flavored-path

use rwd

path module revisited with backward compatibility and additional features

npm install flavored-path
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flavored-path

Node.js project

"path" module revisited with backward compatibility and additional features

Version: 0.0.8

The goal of this module is to fix the current working directory issue, provide backward compatibility to the path.normalize() function (it's terribly bugged on Windows), provide forward compatibility with the path.sep, path.delimiter aliases and all future aditions and add additional useful methods.

This module uses meta-path to guarantee the backward compatibility. See its documentation to understand the problems and the fixes.

The primary intention is to use flavored-path as a complete replacement of the path built-in module.

Every time you call a fs built-in function I recommend to call to the get() function:

var fs = require ("fs");
var path = require ("flavored-path");
fs.exists (path.get ("my/path"), cb);

The get() function will take care all the possible types of path (relative, absolute, network shared resource and relative from the home directory on Linux) and fix, resolve or whatever they need in order to work as expected.

Installation

npm install flavored-path

Example

var fs = require ("fs");
var path = require ("flavored-path");

/*
path.get (".") is equivalent to __dirname but get() can be used with any type
of path, e.g.: Linux home paths (~/a/b).

On Linux, home paths are resolved to absolute files, so this snippet prints
all the entries in the user's home path.

On Windows, home paths are processed like regular relative paths, that is,
get() will return something like this: <cwd>/~/, so don't use ~ on Windows.

The Node.js built-in functions work the same way, for them ~ is processed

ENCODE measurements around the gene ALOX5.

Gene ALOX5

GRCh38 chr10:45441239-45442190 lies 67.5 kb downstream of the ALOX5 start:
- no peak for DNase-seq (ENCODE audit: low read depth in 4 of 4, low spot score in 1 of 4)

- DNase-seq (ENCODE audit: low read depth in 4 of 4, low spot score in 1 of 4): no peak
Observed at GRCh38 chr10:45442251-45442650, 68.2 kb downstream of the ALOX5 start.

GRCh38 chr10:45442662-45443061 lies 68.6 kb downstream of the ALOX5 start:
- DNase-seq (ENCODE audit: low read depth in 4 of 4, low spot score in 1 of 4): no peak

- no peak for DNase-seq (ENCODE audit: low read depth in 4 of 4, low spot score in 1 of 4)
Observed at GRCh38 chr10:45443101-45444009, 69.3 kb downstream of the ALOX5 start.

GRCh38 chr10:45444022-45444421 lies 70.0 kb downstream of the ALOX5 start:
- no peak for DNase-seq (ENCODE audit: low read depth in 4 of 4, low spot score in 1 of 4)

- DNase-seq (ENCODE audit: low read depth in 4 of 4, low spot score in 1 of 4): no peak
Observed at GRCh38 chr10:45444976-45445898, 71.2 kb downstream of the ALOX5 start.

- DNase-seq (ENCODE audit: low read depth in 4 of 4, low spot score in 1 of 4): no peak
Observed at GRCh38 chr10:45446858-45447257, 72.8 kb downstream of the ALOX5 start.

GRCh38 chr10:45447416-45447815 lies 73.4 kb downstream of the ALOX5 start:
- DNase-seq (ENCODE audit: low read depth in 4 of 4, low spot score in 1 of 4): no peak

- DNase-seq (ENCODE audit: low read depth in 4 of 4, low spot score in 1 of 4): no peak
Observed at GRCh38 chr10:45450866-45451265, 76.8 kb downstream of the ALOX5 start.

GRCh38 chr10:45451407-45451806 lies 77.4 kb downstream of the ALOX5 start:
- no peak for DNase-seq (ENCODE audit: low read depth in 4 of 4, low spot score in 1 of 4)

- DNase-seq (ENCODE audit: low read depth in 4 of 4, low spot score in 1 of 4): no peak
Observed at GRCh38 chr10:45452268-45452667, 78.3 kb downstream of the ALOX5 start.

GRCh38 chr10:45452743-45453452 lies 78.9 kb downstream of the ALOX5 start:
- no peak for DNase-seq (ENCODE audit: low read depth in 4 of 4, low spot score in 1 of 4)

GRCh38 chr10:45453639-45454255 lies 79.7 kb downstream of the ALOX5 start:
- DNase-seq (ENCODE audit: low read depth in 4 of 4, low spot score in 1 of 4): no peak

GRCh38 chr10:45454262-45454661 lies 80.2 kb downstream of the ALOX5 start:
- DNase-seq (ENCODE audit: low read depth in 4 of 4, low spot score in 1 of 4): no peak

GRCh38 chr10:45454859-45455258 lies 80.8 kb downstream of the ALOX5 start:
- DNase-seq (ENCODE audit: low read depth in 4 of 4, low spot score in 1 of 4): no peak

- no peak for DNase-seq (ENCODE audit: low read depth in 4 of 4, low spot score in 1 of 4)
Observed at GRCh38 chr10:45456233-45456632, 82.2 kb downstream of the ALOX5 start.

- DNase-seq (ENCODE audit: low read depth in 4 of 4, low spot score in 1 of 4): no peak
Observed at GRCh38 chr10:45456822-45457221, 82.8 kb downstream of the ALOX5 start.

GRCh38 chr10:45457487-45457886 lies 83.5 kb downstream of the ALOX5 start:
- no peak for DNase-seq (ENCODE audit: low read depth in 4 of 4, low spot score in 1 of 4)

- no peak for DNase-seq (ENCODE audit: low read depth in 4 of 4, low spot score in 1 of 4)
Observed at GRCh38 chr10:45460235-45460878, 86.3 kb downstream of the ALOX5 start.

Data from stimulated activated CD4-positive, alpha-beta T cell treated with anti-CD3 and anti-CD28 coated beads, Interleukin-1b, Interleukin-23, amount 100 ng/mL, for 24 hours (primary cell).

like a relative home path.
*/

fs.readdir (path.get ("~"), function (error, files){
    if (error) return console.log (error);
    console.log (files);
});

Methods and Properties

path.basename(p[, ext])
Same Node.js built-in function (path.basename()).

path.delimiter
Same Node.js built-in function (path.delimiter).

path.dirname(p)
Same Node.js built-in function (path.dirname()).

path.extname(p)
Same Node.js built-in function (path.extname()).

path.get(p)
Returns a path suitable for using with a fs built-in function. Every time you need to call to a fs function you can call to this function:

fs.exists (path.get ("a"), cb);

You can pass any type of path. It will be normalized, fixed, resolved, whatever modification to convert the given path to a valid path for using with any fs built-in function.

The path is normalized and if the script is executed from a different directory from where the main script it's executed, e.g. node a/app.js instead of node app.js, the path is also be fixed. Example:

//app.js
var path = require ("flavored-path");
console.log (path.get ("app.js"));
$ pwd
/home/gll
$ node a/app.js
a/app.js

If flavored-path it's used within a global module it makes no sense to try to fix a relative path because it's not needed. In this case the function only normalizes the path and returns it.

In fact, this function provides the same funcionality as the __dirname approach but also works in third-party modules whereas __dirname cannot be used in them.

path.isAbsolute(p)
Checks whether the path is absolute. An absolute path begins with / or \ (the prefix is skipped, e.g.: D:), this means that network paths are also absolute. The given path doesn't need to be normalized. Returns true if is absolute, false otherwise.